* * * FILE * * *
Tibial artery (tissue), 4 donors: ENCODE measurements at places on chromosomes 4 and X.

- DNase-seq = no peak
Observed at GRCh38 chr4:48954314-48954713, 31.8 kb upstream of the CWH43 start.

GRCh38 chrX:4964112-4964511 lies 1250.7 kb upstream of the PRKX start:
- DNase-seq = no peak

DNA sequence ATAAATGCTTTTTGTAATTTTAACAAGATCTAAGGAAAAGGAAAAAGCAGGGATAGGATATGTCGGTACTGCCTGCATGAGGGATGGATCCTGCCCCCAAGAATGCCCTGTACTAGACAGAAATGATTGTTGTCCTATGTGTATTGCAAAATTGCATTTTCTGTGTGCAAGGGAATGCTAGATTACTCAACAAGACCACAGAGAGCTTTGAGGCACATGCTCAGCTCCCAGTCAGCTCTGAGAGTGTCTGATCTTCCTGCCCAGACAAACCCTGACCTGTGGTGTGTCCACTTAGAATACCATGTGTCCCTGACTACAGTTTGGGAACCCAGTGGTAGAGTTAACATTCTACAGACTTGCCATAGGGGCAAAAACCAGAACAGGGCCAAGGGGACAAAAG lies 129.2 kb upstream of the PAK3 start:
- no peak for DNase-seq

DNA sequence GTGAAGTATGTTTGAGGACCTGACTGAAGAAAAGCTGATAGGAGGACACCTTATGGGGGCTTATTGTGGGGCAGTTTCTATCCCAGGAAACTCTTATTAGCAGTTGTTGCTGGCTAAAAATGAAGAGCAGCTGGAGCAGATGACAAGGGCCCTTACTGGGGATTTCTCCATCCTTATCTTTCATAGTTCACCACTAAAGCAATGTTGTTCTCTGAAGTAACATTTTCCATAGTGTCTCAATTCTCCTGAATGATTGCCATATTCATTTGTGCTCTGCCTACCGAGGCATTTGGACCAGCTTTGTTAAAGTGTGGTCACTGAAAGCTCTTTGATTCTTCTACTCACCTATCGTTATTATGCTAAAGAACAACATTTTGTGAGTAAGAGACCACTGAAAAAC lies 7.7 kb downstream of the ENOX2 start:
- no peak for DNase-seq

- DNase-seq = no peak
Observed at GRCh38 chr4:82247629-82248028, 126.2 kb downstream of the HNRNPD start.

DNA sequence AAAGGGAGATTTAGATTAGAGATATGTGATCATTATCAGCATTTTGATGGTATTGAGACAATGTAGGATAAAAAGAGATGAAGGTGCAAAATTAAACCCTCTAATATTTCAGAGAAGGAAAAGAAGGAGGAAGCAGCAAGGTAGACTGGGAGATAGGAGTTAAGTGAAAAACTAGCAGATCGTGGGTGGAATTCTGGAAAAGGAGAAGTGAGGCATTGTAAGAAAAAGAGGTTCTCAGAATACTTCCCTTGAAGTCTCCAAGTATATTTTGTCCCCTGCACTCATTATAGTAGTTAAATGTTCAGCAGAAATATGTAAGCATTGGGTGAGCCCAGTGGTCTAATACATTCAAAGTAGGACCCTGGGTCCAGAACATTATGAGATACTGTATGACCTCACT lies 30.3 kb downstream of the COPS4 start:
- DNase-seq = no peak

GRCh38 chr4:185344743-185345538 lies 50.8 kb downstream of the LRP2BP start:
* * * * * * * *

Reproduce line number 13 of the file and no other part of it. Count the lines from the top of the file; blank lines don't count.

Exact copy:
- DNase-seq = no peak